After condemning shooting, Trump campaigns.
INDIANAPOLIS — President Donald Trump on Saturday strongly condemned the deadly mass shooting at a Pittsburgh synagogue as “pure evil” and anti-Semitic, and then, without skipping a beat, slipped into campaign mode with attacks on trade deals, a discourse on palm trees and a dig at a potential 2020 rival.
Just over a week before midterm elections, the president traveled to Indiana for a convention speech and later a political rally in Illinois, though he joked about canceling both events because of a “bad hair day.”
“This wicked act of mass murder is pure evil, hard to believe and frankly something that is unimaginable, our nation and the world are shocked,” Trump told the audience at the National FFA Organization event, adding that the “vile, hatefilled poison of anti-Semitism” must be rejected, as should all prejudice.
‘Obligation to go’
The president said the shooting that killed 11 and left six wounded occurred at a baby-naming ceremony, which happens when an infant girl is 8 days old.
It was the second time in two days that the nation was left in shock — law enforcement arrested and charged a Florida man with sending mail bombs to prominent Democrats on Friday — and Americans awaited the president’s words.
Trump spoke out against political violence and antiSemitism. But he segued into his favorite topics, and the rally here had the incon- gruous feel of a somber tribute to yet another mass shooting in America and a campaign rally complete with cheers, put-downs and an upbeat soundtrack, including a version of the song “Happy” by Pharrell.
Trump took the stage to Lee Greenwood’s “God Bless the USA,” standing for a moment before the cheering crowd. Trump kept to his Saturday schedule.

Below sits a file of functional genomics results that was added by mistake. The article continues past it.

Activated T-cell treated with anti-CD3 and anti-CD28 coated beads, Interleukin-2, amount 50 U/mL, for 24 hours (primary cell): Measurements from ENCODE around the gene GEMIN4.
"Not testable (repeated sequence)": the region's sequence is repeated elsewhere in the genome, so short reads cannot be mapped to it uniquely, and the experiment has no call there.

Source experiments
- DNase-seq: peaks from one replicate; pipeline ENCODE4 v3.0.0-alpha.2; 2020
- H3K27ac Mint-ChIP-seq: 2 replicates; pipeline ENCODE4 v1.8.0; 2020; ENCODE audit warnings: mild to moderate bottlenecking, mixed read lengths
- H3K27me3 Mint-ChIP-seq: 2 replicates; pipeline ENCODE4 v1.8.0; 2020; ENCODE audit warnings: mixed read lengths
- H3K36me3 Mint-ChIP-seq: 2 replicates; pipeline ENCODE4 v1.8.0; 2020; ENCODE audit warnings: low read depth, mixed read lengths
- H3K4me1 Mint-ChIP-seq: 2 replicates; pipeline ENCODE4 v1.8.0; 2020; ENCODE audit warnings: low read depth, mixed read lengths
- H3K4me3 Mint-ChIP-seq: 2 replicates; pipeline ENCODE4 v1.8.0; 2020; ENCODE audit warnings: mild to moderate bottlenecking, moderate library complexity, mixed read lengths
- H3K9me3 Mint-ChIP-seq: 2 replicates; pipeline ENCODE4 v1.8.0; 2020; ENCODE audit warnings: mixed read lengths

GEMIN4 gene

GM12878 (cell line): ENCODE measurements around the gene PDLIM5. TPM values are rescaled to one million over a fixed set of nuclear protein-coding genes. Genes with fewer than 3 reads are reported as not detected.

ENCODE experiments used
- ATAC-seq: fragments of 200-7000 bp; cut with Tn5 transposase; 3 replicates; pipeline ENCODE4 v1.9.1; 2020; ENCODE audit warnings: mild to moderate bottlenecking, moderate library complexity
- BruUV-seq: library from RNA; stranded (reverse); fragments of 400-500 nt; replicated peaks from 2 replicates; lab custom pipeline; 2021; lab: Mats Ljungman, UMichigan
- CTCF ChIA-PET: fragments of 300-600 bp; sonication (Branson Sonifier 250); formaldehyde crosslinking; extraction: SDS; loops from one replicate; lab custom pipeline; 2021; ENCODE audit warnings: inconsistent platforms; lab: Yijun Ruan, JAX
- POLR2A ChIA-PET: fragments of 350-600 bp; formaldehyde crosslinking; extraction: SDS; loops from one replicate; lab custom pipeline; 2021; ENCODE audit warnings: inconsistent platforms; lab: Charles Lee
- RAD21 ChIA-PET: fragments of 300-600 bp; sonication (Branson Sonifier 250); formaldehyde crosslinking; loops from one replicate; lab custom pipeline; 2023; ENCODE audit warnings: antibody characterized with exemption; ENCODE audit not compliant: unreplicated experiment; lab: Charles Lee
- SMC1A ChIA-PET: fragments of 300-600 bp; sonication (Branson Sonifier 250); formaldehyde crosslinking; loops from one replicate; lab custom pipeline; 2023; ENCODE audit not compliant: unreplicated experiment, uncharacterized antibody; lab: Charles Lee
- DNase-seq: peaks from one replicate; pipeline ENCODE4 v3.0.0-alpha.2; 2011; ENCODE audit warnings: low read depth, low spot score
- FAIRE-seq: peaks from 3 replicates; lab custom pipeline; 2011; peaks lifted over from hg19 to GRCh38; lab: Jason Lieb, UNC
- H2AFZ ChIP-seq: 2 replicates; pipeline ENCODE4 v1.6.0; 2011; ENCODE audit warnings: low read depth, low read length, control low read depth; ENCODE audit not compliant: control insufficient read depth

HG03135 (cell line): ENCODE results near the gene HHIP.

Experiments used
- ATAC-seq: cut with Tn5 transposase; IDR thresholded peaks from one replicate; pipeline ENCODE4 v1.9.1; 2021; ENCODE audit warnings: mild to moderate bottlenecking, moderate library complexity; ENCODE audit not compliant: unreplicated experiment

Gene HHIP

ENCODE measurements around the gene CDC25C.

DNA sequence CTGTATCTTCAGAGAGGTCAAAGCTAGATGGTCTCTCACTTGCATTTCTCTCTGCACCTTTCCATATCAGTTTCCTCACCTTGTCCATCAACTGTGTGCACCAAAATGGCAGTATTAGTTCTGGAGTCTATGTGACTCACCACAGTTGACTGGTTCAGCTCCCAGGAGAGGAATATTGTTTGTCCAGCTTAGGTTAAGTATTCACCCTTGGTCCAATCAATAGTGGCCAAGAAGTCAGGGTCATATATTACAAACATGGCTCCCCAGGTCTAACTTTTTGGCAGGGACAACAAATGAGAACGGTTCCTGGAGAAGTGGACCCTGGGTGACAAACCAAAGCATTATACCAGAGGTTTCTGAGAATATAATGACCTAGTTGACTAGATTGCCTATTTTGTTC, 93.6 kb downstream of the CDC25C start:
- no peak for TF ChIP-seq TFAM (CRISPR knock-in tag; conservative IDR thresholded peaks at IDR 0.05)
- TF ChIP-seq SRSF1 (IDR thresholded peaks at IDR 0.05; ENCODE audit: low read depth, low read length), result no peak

“These are bad people. You can’t allow them to dominate what we do,” Trump said, referring to perpetrators of attacks like the one on the Pittsburgh synagogue. “So, I’ll go. Not that I want to go, but I think that I actually, in reverse, have an obligation to go.”
Trump also suggested that he should have skipped his trip because his hair looked bad after speaking to reporters about the shooting in the rain at Andrews Air Force Base in Maryland.
“The wind was blowing and the rain, and I was soaking wet, and that’s what I ended up with today,” Trump said. “And I said maybe I should cancel this arrangement because I have a bad hair day.”
Trump brought two Indiana House members on stage. Each briefly spoke about how excited they were to work with the president and did not mention the synagogue shooting.
“Please get out and vote for them,” Trump said.
Call for death terms
Earlier in the day, when asked if he should revisit gun laws, Trump said, “this has little to do with it if you take a look. If they had protection inside, the results would have been far better.”
Trump has regularly suggested after numerous mass shootings that armed people could have averted bloodshed, even though armed officials are often present. Officials in Pittsburgh said four police officers were shot and wounded by the gunman, identified by police as 46-year-old Robert Bowers.
The president also called for stiffer laws and greater use of the death penalty.
“I think they should very much bring the death penalty into vogue. Anybody that does a thing like this to innocent people that are in temple or in church — we had so many incidents with churches — they should be — they should really suffer the ultimate price.”
President Donald Trump embraces Rabbi Benjamin Sendrow after praying at the Future Farmers of America Convention and Expo on Saturday.